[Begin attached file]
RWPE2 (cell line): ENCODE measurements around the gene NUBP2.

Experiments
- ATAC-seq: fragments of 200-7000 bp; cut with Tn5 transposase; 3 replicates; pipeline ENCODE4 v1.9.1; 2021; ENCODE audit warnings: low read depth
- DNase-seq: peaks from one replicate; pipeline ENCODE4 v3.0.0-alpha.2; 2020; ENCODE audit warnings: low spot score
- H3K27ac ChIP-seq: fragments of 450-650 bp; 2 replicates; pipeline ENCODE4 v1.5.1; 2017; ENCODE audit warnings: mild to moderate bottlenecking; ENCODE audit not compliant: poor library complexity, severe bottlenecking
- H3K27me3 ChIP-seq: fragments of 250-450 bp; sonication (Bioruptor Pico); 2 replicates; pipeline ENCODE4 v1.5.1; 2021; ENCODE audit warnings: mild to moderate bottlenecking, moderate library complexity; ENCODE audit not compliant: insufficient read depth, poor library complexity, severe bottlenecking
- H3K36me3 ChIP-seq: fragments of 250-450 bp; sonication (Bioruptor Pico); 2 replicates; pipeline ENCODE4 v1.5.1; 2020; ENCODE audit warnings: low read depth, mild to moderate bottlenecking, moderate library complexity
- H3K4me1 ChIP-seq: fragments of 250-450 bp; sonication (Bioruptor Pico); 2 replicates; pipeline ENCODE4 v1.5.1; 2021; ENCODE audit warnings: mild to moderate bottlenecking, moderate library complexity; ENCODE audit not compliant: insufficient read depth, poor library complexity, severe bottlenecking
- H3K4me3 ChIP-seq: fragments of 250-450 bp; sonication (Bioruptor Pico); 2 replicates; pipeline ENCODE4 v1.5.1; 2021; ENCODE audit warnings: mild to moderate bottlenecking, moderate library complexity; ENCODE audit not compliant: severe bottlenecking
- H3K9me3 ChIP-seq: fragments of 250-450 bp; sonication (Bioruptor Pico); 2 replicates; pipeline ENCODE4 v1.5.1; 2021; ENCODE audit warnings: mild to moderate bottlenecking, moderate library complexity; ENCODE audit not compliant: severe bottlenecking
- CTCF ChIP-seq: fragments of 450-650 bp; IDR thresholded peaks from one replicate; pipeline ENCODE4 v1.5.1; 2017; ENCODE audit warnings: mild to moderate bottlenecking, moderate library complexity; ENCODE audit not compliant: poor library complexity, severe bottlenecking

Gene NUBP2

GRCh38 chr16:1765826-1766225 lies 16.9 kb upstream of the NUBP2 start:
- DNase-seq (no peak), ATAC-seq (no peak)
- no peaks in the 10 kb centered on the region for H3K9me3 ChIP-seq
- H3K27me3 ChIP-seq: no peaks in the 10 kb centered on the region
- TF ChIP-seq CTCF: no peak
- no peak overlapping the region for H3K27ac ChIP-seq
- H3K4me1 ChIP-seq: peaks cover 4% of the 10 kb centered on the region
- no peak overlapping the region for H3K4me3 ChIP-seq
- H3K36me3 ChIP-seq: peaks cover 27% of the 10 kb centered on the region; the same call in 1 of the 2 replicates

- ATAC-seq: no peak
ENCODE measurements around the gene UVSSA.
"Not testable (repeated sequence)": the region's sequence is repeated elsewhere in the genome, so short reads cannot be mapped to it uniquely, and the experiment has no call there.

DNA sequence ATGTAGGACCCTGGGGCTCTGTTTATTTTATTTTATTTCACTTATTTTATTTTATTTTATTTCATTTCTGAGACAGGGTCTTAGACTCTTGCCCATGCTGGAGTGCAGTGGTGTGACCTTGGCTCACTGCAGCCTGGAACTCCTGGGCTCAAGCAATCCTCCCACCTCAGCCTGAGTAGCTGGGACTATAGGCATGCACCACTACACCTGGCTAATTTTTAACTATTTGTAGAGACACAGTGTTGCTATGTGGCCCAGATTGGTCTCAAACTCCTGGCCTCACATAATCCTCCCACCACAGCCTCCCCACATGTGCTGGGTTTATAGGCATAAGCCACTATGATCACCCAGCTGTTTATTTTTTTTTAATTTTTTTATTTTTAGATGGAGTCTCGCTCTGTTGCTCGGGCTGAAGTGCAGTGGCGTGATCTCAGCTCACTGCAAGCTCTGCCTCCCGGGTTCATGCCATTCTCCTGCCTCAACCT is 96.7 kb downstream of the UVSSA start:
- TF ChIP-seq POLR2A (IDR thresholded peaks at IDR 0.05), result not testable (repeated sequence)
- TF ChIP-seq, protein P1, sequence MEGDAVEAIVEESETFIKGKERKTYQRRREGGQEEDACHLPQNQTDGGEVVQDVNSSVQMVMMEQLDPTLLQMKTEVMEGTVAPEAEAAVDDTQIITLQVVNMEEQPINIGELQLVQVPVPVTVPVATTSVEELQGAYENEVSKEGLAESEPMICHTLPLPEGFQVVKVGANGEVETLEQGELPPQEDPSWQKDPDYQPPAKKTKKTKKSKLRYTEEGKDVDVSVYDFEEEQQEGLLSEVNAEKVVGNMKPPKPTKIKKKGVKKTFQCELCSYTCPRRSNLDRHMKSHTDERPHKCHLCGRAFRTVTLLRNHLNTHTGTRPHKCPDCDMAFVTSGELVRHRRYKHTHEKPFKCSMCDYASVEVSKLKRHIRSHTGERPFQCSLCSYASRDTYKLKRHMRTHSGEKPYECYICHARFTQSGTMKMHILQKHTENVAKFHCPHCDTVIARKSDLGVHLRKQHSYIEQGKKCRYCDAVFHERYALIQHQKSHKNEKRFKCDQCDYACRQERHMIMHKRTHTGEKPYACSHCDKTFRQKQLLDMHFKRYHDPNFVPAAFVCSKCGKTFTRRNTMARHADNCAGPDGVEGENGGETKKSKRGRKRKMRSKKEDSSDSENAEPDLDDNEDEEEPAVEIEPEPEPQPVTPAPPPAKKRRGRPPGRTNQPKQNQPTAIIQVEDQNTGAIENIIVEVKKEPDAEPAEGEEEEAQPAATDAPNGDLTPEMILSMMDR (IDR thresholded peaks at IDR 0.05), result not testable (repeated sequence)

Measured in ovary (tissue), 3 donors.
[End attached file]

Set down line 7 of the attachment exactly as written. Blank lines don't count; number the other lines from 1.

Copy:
- H3K36me3 ChIP-seq: fragments of 250-450 bp; sonication (Bioruptor Pico); 2 replicates; pipeline ENCODE4 v1.5.1; 2020; ENCODE audit warnings: low read depth, mild to moderate bottlenecking, moderate library complexity